If I could bottle a rural village, I'd make a fortune, selling it as a natural sleep aid! Our sleep patterns have been pretty woeful since we arrived in Thailand four months ago. The night before I headed to my friend's hometown, I managed three hours of broken slumber.
San Phor Loi (have no idea of the transliteration or Thai script...can't even find it on the map) is south east of Mae Sai, about ten minutes off the main highway. Typical, with acres and acres of rice paddies, slow moving vehicles, friendly people, an abundance of relatives and QUIET. By 8.00 pm it's so quiet you can hear a pin drop...and crickets!
|Mum's storage shed.|
Ms P built a beautiful, modern home (no photos) there a couple of years ago, where her Dad resides, while she lives and works in Chiang Mai. I met a few aunts, uncles, cousins and of course, Mum.
At one aunt's place khi lek (ขี้เหล็ก) leaves where on the boil. The tree grows everywhere and everyone seems to eat it for its general medicinal and believed anti carcinogenic properties.
|Note the cracks in the earth. Very dry!|
I was warned that it would be far too bitter for my tastes, but it wasn't at all unpalatable, in or out of soup. The chilli content on the other hand....!!!! Turns out khi lek is otherwise known as Siamese Senna, Senna being a natural form of laxative and is sold in supermarkets worldwide. I'm not sure if the Thai name should be literally translated (pooh + iron) but it could be fairly accurate, not only does it keep you regular, but perhaps it's high in iron also?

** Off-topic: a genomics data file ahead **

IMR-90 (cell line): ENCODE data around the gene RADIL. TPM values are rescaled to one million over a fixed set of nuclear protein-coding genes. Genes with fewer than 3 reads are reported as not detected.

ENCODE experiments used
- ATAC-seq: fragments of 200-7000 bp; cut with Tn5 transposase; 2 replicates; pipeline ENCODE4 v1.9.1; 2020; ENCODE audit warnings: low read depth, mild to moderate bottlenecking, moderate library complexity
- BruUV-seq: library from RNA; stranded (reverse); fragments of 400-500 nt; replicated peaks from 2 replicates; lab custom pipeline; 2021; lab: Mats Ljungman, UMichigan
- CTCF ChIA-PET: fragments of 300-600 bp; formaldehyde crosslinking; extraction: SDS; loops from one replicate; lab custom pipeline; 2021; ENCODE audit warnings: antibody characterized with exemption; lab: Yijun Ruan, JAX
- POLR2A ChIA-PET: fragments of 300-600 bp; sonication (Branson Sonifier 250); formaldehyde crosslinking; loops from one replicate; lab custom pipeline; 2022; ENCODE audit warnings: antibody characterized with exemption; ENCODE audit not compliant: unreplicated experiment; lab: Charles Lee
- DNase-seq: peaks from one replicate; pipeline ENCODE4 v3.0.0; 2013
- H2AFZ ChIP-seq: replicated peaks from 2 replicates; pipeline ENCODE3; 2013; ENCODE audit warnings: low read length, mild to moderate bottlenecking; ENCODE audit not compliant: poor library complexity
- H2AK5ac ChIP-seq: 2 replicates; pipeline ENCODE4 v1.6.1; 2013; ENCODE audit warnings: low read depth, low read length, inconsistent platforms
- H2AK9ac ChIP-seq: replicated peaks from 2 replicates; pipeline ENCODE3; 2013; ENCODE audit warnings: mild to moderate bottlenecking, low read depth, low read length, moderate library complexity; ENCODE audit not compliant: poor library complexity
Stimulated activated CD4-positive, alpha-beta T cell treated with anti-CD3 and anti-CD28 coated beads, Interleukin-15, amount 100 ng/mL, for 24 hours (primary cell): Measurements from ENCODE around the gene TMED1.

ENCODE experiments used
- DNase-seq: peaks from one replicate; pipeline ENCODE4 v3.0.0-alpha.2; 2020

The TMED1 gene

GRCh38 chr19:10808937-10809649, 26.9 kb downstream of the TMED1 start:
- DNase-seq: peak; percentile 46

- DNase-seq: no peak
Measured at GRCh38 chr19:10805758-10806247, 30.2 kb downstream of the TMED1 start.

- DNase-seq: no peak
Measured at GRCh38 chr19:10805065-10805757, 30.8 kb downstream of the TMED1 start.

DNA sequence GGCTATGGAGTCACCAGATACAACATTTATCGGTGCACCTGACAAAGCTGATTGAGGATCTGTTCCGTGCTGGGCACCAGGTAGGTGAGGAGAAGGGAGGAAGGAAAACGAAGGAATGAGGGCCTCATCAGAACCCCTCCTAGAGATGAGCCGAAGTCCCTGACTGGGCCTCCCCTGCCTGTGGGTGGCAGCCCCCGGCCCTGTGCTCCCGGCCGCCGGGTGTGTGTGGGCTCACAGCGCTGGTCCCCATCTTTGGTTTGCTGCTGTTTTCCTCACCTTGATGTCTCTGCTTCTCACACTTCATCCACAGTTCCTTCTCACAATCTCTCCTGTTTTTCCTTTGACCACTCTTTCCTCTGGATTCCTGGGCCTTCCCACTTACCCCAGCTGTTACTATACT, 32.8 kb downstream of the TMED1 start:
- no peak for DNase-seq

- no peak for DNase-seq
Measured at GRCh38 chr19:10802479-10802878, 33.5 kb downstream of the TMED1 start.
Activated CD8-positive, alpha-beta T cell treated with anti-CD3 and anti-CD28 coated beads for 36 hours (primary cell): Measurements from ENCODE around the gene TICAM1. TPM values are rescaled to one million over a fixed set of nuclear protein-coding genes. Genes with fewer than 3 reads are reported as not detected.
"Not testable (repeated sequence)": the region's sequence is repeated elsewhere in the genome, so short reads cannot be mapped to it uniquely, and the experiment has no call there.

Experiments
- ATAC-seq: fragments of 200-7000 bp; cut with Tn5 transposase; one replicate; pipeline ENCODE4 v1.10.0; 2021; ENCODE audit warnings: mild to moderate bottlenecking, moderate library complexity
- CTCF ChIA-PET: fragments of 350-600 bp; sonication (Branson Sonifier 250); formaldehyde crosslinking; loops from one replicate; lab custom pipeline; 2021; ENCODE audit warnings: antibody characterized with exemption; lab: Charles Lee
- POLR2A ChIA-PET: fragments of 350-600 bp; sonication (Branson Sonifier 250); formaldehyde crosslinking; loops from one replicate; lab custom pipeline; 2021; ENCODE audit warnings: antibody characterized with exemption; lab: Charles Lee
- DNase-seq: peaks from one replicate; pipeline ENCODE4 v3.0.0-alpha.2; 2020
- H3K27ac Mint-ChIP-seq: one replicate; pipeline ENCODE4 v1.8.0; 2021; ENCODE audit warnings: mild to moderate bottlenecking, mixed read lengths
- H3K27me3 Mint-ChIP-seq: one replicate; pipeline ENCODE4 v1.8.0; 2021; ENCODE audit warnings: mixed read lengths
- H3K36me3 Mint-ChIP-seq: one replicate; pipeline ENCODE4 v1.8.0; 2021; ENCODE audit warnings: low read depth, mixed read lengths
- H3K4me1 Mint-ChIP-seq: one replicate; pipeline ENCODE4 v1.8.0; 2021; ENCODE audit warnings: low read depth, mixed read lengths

|Khi lek soup, the three bowls on the left.|
|Lovely Lanna woodwork on Mum's house.|
On the second night, Ms P refrained from telling me that one of the meals I was eating consisted of large juicy, ant eggs (red ants to be exact), until after I'd whoofed down a few servings. Quite nice and apparently, seasonal! Little bursts of flavour in every bite.
|Aunty Tong Bai's kitchen|
Unfortunately I didn't get a photo...there wasn't much left in the bowl by that stage, but if you're interested, it looked a lot like this.
The warm hospitality of country folk seems to be a constant in most countries, and Thailand is no different. Instantly welcomed and fed home grown/reared/gathered food...even if it did seem a bit odd that Ms P fronted up with a new friend, farang and female to boot. We had a few private chuckles about the scenario and bet chins were still wagging after our departure ;)
I slept like a log...a solid eight hours, or more, each night and during the day I accompanied Ms P around the Golden Triangle area visiting relatives, shopping and seeing some sights...to be continued.
Snap's other blog Chiang Mai Thai